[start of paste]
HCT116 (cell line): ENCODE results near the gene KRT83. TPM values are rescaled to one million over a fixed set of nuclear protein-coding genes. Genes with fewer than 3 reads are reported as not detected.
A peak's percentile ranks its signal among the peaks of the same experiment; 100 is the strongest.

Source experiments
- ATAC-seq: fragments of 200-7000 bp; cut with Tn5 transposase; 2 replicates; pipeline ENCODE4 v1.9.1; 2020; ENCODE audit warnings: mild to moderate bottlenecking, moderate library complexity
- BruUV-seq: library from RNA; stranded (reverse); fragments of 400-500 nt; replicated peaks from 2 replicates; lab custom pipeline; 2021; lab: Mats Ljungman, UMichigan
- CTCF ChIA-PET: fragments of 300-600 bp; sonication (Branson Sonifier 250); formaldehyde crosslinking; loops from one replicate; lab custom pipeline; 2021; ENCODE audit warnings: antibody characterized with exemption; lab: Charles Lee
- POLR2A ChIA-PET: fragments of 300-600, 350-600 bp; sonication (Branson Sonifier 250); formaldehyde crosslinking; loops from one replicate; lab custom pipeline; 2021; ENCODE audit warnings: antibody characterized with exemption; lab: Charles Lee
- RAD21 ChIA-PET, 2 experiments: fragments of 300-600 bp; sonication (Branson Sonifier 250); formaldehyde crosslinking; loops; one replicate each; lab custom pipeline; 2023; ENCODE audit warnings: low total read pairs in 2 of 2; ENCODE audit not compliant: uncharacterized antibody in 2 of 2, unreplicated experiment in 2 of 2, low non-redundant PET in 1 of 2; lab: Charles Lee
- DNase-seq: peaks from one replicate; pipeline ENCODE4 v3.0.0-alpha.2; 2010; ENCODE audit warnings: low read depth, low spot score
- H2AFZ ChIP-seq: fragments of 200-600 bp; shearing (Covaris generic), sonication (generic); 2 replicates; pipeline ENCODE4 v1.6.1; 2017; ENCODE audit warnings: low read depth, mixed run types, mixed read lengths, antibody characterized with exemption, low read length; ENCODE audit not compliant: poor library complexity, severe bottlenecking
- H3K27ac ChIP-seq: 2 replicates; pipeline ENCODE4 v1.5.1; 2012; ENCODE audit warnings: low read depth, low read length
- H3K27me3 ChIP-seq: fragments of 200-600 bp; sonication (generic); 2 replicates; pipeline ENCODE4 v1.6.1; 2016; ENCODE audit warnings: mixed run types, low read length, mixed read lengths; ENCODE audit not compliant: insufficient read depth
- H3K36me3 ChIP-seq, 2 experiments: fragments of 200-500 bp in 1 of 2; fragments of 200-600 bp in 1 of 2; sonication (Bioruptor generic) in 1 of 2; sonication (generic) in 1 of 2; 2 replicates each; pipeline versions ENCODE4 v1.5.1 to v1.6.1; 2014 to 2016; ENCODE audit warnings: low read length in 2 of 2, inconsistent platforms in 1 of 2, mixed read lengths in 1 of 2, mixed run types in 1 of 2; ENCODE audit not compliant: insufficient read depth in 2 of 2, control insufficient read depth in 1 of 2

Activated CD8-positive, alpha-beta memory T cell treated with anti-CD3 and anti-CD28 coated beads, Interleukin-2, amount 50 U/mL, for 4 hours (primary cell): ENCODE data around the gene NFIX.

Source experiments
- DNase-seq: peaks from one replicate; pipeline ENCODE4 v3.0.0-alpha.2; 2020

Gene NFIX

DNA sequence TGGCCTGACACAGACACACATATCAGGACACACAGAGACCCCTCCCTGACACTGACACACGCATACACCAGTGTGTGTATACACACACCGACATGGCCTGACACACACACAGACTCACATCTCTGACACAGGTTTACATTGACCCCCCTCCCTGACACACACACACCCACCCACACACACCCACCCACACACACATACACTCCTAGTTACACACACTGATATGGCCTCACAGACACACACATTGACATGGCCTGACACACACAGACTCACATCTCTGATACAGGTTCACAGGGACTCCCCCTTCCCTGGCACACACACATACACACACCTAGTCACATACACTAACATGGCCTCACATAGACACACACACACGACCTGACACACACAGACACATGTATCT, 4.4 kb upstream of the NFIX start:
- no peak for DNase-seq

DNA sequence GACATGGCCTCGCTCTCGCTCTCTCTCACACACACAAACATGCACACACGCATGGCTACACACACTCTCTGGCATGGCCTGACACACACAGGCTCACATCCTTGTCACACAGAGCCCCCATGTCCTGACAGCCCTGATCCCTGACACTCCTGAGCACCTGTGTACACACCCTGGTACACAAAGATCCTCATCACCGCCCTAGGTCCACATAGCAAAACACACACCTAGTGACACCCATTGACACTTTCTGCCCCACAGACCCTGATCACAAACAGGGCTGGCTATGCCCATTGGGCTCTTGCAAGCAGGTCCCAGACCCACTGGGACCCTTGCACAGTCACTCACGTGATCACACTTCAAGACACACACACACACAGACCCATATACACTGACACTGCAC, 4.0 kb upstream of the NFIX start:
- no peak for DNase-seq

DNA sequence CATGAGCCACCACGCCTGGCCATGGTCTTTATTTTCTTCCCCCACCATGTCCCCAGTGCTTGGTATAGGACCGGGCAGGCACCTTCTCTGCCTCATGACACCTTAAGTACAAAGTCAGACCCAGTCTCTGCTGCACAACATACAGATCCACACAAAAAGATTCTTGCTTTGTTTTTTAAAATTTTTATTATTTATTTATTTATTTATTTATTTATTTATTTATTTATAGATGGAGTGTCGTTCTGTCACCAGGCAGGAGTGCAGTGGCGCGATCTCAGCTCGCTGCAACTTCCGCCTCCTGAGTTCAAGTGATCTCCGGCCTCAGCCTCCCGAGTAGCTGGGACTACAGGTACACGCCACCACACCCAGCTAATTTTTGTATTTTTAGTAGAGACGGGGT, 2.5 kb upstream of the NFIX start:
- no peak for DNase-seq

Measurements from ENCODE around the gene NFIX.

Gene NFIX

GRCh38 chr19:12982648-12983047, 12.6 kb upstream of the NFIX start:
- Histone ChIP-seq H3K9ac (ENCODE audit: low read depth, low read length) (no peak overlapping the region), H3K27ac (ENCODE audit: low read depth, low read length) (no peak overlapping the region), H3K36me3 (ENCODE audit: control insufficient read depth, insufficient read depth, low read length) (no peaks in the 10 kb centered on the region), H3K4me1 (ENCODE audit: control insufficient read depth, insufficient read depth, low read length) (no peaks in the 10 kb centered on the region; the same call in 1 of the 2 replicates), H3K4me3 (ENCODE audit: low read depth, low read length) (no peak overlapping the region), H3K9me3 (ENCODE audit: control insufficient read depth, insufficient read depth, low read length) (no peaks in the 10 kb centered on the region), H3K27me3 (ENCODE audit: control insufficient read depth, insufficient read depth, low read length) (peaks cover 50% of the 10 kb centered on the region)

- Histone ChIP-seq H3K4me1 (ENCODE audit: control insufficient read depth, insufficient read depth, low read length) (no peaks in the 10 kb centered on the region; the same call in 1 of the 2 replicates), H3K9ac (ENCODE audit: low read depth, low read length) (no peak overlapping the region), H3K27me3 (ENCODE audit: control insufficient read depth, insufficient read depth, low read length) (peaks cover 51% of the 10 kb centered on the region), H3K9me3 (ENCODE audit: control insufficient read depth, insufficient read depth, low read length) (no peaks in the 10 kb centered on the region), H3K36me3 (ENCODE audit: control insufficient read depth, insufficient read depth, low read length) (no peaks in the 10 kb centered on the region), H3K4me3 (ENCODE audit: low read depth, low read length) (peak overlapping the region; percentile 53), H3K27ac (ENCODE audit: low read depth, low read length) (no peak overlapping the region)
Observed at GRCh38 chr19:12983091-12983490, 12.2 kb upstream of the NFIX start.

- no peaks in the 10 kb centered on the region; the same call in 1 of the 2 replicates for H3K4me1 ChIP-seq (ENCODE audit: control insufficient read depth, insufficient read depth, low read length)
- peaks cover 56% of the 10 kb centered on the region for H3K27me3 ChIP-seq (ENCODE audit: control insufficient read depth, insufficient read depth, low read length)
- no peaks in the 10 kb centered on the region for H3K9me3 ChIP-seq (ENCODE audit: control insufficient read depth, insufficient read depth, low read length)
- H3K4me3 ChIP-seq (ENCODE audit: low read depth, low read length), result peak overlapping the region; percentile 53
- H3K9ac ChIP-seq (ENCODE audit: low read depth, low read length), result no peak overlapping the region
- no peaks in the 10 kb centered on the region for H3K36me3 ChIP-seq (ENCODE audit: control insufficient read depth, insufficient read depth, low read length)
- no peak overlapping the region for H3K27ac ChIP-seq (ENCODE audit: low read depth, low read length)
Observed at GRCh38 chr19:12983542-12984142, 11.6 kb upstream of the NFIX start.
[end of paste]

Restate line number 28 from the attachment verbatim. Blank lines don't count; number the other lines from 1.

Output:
- Histone ChIP-seq H3K4me1 (ENCODE audit: control insufficient read depth, insufficient read depth, low read length) (no peaks in the 10 kb centered on the region; the same call in 1 of the 2 replicates), H3K9ac (ENCODE audit: low read depth, low read length) (no peak overlapping the region), H3K27me3 (ENCODE audit: control insufficient read depth, insufficient read depth, low read length) (peaks cover 51% of the 10 kb centered on the region), H3K9me3 (ENCODE audit: control insufficient read depth, insufficient read depth, low read length) (no peaks in the 10 kb centered on the region), H3K36me3 (ENCODE audit: control insufficient read depth, insufficient read depth, low read length) (no peaks in the 10 kb centered on the region), H3K4me3 (ENCODE audit: low read depth, low read length) (peak overlapping the region; percentile 53), H3K27ac (ENCODE audit: low read depth, low read length) (no peak overlapping the region)